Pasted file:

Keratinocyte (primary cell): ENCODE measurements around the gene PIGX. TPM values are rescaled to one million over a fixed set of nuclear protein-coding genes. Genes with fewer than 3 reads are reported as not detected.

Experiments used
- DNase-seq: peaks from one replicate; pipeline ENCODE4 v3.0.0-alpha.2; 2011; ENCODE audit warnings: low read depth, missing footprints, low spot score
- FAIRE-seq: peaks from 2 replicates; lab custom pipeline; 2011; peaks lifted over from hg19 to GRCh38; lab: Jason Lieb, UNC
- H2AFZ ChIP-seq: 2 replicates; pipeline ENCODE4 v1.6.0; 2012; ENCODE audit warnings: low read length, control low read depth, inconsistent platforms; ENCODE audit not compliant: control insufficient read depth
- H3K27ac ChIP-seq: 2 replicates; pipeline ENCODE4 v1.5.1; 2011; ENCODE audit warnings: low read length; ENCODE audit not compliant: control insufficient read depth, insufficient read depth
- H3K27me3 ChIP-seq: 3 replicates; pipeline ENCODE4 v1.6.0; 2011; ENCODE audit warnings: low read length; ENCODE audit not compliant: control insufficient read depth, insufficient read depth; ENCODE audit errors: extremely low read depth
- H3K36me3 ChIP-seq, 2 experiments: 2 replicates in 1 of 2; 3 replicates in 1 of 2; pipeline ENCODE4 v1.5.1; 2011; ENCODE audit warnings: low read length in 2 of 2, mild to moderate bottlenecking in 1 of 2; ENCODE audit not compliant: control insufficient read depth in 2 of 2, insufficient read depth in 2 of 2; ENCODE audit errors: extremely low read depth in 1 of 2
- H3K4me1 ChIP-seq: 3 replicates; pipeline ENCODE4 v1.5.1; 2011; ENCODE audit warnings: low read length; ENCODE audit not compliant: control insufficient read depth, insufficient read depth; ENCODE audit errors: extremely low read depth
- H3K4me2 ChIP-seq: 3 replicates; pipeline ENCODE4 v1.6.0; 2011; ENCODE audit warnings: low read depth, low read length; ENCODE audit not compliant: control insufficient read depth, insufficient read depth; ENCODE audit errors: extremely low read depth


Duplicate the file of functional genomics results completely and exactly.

Keratinocyte (primary cell): ENCODE measurements around the gene PIGX. TPM values are rescaled to one million over a fixed set of nuclear protein-coding genes. Genes with fewer than 3 reads are reported as not detected.

Experiments used
- DNase-seq: peaks from one replicate; pipeline ENCODE4 v3.0.0-alpha.2; 2011; ENCODE audit warnings: low read depth, missing footprints, low spot score
- FAIRE-seq: peaks from 2 replicates; lab custom pipeline; 2011; peaks lifted over from hg19 to GRCh38; lab: Jason Lieb, UNC
- H2AFZ ChIP-seq: 2 replicates; pipeline ENCODE4 v1.6.0; 2012; ENCODE audit warnings: low read length, control low read depth, inconsistent platforms; ENCODE audit not compliant: control insufficient read depth
- H3K27ac ChIP-seq: 2 replicates; pipeline ENCODE4 v1.5.1; 2011; ENCODE audit warnings: low read length; ENCODE audit not compliant: control insufficient read depth, insufficient read depth
- H3K27me3 ChIP-seq: 3 replicates; pipeline ENCODE4 v1.6.0; 2011; ENCODE audit warnings: low read length; ENCODE audit not compliant: control insufficient read depth, insufficient read depth; ENCODE audit errors: extremely low read depth
- H3K36me3 ChIP-seq, 2 experiments: 2 replicates in 1 of 2; 3 replicates in 1 of 2; pipeline ENCODE4 v1.5.1; 2011; ENCODE audit warnings: low read length in 2 of 2, mild to moderate bottlenecking in 1 of 2; ENCODE audit not compliant: control insufficient read depth in 2 of 2, insufficient read depth in 2 of 2; ENCODE audit errors: extremely low read depth in 1 of 2
- H3K4me1 ChIP-seq: 3 replicates; pipeline ENCODE4 v1.5.1; 2011; ENCODE audit warnings: low read length; ENCODE audit not compliant: control insufficient read depth, insufficient read depth; ENCODE audit errors: extremely low read depth
- H3K4me2 ChIP-seq: 3 replicates; pipeline ENCODE4 v1.6.0; 2011; ENCODE audit warnings: low read depth, low read length; ENCODE audit not compliant: control insufficient read depth, insufficient read depth; ENCODE audit errors: extremely low read depth